Kathie Dello, a climate scientist said the study helps to pin the blame for the heat wave on climate change.

“If searching for a culprit for the intensity of these recent European heat waves, climate change is the obvious culprit,” Dello said in an email. “Attribution is just dusting for fingerprints. Climate change will continue to be a menace when it comes to extreme heat, making these events more likely and more intense.”

I was reading a Washington Post article and couldn't understand the sentence marked in bold. I looked up all the words in dictionary and found out the meaning of each word, but still couldn't get what it means in this context.

Was it used in a figurative sense? What does it mean here?

1 Answer 1


When trying to understand this passage, the key word to understand is culprit. From Oxford:

culprit (noun) a person who is responsible for a crime or other misdeed.
• the cause of a problem or defect: viruses could turn out to be the culprit.

So, a culprit can be a criminal, or a cause. Ms. Dello begins her quote with:

If searching for a culprit... climate change is the obvious culprit.

Clearly this relates to that secondary meaning of culprit: "The cause of a problem or defect". However, Dello then twists the word to its primary meaning – a criminal – when she adds (metaphorically):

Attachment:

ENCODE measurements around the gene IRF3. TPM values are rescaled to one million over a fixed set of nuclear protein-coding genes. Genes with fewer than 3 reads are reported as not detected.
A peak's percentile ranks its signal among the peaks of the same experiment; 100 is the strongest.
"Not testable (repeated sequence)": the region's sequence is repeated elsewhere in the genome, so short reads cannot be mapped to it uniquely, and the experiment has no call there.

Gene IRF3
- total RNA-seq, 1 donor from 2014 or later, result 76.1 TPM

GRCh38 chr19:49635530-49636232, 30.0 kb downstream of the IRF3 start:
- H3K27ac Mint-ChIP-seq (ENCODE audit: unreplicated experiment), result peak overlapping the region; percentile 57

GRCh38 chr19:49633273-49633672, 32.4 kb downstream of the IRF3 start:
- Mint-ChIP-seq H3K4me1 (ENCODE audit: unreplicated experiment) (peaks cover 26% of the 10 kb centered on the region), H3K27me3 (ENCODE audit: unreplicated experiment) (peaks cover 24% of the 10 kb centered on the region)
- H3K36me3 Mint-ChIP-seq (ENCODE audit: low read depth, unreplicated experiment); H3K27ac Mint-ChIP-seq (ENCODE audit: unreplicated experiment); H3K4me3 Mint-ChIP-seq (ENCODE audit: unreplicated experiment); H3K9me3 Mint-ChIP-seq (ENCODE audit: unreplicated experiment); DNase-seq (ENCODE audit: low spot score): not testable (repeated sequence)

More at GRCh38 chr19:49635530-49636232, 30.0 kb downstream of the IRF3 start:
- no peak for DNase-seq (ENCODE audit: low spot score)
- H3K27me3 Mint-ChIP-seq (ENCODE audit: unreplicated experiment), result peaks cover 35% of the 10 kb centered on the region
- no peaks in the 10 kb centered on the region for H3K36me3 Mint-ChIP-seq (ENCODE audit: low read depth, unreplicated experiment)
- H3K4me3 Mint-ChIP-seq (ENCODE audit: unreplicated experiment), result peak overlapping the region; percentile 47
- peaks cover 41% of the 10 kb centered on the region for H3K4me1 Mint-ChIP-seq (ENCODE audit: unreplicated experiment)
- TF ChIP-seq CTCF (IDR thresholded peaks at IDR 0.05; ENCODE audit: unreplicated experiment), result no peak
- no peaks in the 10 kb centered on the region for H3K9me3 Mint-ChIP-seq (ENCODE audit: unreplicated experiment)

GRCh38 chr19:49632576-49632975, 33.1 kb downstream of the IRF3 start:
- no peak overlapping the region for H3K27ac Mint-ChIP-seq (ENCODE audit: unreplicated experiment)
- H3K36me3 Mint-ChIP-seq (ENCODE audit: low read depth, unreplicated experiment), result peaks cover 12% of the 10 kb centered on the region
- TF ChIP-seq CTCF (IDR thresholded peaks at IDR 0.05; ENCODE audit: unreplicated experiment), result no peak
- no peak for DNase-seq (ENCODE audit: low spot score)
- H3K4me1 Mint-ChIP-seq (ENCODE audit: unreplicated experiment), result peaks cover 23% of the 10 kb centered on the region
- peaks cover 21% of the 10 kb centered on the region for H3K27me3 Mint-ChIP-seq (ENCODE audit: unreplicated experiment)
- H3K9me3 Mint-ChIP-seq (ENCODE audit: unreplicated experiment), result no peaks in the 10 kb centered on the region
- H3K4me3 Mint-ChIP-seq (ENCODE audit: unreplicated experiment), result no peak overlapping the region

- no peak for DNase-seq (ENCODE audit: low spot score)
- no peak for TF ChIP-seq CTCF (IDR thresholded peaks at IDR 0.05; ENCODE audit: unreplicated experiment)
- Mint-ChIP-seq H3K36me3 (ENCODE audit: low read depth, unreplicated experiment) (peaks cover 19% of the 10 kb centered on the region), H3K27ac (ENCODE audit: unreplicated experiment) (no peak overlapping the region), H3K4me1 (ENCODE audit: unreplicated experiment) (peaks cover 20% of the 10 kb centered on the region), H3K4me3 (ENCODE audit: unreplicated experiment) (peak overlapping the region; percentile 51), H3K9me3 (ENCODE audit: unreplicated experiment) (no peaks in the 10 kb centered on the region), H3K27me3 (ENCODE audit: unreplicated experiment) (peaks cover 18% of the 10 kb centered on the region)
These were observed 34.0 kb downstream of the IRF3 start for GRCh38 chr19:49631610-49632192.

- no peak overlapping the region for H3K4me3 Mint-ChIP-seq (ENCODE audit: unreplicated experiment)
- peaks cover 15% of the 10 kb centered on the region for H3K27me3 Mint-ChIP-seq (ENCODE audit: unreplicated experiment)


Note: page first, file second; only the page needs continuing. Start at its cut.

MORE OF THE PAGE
Attribution is just dusting for fingerprints.

Dusting for fingerprints is often an early step in criminal investigations. Dello is attempting to cleverly say that figuring out the cause of the recent heat waves is merely a first step, implying that more needs to be done besides merely identifying the root cause of the problem.

  • You didn't mention that attribution is the act of assigning the responsibility of something to someone. When you attribute something to someone, you say that they're the person who did it. (In the context of quotations, they're the person who wrote the passage quoted). So, the person who left the fingerprints is responsible for leaving them there. Therefore, you are attributing the prints to them. Aug 22, 2019 at 1:19
  • @JasonB – Sure, but the OP has already looked up each word individually, so I didn’t think that needed to be explained.
    – J.R.
    Aug 22, 2019 at 1:28

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